September 22, 2006 - The PlayStation Portable Camera has been the subject of a whole lot of interest but not a lot of info in the long await for its release. The camera was playable in limited form at E3 2006, but its full capacities were on display here at TGS, giving a better impression of its abilities and its intents.
For those familiar with the recently-unveiled Wii photo mode, you'll recognize a lot of that fun-friendly design in this PSP concept for photo/video management. The 1.3 megapixel camera's software is for more than just snapping photos and videos, as a robust photo viewer and even a photo editor (more like a photo accessorizer) are also built in. Hit a button and you can watch all of your photos play in a slide show, complete with a variety of effects (including cloud dissolves and silly borders, if you so choose). Videos also have goofy viewing options, as you can have your series of sequences play back in black-and-white or reverse, amongst a series of assigned or randomly-chosen effects. The editing application also allows you to make your photos and videos more interesting, assigning some of the effects detailed above as well as adding new abilities. If you wish to put funny glasses and a mustache on a PSP snap of your idiot friend, for example, go right ahead. We weren't able to find Red-Eye reduction in the settings, but it's possible that there may be some simple functions for more necessary photo edits as well. For videos, you can put titles and borders around clips (nothing says "Happy Birthday" like a PSP video of all your friends saying it with a big Happy Birthday sign around them.) There are a total of 72 different modifications you can make to your media with the software, including background music playback. Videos can be captured at full PSP res (480x272) at 30 fps for up to 15 seconds; photos can be snapped at either 480x272 or 640x480. The camera costs 5000 yen, which is close to $50.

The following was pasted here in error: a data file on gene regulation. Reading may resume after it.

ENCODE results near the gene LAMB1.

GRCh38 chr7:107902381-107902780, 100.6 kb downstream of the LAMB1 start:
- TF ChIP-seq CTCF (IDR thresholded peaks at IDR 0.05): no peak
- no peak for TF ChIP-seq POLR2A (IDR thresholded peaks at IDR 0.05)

Using the PSP Camera was fairly simple. The camera rotates 180 degrees, so you can either face the camera from the PSP screen either back at yourself or at your subject, or you can twist it around and use a more traditional view with the PSP's screen acting as your very-big viewfinder. There is a digital zoom function to the camera, which isn't ideal in implementation in that it jumps in steps of zoom rather than smoothly zooming through various width levels. We didn't notice the same kinds of problems of time-delay in refresh rate as the E3 2006 demo version of the PSP Camera did, so that hopefully will not be an issue anymore. In previous announcements, indications seemed to be that the PSP Camera would snap pictures and videos directly to your Memory Card, just as standard media for the PSP to handle and trade, but the TGS build made us nervous for how Sony really intends to handle the feature -- when we jumped out of the Camera application to check out the Memory Card, it was empty in the Photo and Video folders for some strange reason ... hopefully these snaps will just save like normal PSP media, because we really aren't eager to take pictures and video if they're only compatible inside the PSP. Video can apparently be "exported" to AVI for playback on a PC, according to a recent press release, but how video is exchanged and why AVI (when modern PCs can use PSP's MPEG4 formats just fine, assuming this shoots in that format) is a mystery.
Also unnerving was that this demonstration on hand at TGS was all there was of the PSP Camera. No clever EyeToy Portable to show it off. No GameFace or in-game photo feature to identify your online log-in in whatever game might support such a feature. No games of any kind using the PSP Camera. We also didn't see any online photo/video trading in the application, or anything else cool for the use of this new accessory. No PS3 implementation was detailed either. All you could do here was take pictures and screw around. At just 1.3 megapixels, the PSP Camera is bettered by some cellphone cameras, and 15 seconds of video is really best as a gimmick and little else -- this accessory needs to do much, much more than what was shown here if Sony expects it to do well.
We do know that SCE Studios London, the makers of the EyeToy Play series, have been kicking around plenty of ideas for PSP Camera games, so hopefully it's just a matter of time before we see this gadget fully unleashed. Its qualities could have been better, but it's got enough power to do some cool things. Now we just need to see Sony do it.